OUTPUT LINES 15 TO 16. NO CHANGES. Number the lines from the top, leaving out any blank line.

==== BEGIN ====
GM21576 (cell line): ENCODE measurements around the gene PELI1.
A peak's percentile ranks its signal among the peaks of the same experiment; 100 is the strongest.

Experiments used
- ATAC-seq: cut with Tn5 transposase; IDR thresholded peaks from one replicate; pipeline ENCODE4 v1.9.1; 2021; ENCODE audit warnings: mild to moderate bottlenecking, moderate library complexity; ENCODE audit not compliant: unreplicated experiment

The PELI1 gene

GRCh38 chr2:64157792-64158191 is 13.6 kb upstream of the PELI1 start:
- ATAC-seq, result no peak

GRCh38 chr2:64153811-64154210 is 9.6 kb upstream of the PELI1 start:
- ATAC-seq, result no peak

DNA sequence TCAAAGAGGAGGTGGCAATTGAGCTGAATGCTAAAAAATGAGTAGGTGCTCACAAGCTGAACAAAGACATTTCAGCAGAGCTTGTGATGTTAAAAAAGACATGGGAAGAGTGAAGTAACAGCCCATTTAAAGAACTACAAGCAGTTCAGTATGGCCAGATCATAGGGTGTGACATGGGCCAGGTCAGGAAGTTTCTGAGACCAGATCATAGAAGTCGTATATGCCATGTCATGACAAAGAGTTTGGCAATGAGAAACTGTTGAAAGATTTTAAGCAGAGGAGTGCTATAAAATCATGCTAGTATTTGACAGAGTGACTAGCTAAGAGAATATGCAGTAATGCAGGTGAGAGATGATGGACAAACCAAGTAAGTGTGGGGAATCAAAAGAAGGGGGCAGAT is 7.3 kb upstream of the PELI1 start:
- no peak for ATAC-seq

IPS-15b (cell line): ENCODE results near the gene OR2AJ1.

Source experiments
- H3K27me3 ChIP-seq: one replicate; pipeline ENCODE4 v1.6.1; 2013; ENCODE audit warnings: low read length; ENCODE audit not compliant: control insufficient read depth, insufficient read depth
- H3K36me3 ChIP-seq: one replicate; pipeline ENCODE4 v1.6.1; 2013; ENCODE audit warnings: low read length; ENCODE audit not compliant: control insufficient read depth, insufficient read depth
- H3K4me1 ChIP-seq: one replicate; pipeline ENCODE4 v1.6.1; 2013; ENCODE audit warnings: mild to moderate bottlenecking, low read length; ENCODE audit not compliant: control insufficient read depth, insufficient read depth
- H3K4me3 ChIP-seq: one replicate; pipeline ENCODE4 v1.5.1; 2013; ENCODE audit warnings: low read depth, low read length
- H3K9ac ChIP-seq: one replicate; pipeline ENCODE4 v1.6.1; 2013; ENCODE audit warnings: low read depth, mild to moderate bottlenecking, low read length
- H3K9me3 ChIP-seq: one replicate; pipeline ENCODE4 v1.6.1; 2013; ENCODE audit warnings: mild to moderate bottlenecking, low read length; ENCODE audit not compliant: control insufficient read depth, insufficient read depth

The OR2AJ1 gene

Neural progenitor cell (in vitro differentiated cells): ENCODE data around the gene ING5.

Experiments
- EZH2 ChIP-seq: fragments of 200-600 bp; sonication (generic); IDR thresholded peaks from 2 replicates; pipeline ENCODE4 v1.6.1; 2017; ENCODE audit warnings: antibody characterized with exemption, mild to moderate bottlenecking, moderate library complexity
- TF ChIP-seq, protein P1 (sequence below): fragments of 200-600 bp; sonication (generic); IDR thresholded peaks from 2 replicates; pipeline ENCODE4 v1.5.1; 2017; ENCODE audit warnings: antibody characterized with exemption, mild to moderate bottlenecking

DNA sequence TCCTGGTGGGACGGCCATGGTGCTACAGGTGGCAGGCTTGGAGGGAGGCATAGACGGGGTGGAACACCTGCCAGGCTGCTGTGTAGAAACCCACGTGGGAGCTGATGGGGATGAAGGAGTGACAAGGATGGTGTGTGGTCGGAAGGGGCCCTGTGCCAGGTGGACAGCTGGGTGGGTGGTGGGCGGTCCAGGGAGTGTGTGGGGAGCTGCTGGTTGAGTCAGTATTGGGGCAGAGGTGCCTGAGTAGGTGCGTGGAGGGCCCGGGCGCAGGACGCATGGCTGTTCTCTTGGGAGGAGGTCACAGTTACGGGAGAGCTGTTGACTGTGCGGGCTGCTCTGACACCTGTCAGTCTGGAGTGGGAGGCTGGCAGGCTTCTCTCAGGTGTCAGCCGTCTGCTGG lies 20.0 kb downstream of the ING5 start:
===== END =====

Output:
- H3K36me3 ChIP-seq: one replicate; pipeline ENCODE4 v1.6.1; 2013; ENCODE audit warnings: low read length; ENCODE audit not compliant: control insufficient read depth, insufficient read depth
- H3K4me1 ChIP-seq: one replicate; pipeline ENCODE4 v1.6.1; 2013; ENCODE audit warnings: mild to moderate bottlenecking, low read length; ENCODE audit not compliant: control insufficient read depth, insufficient read depth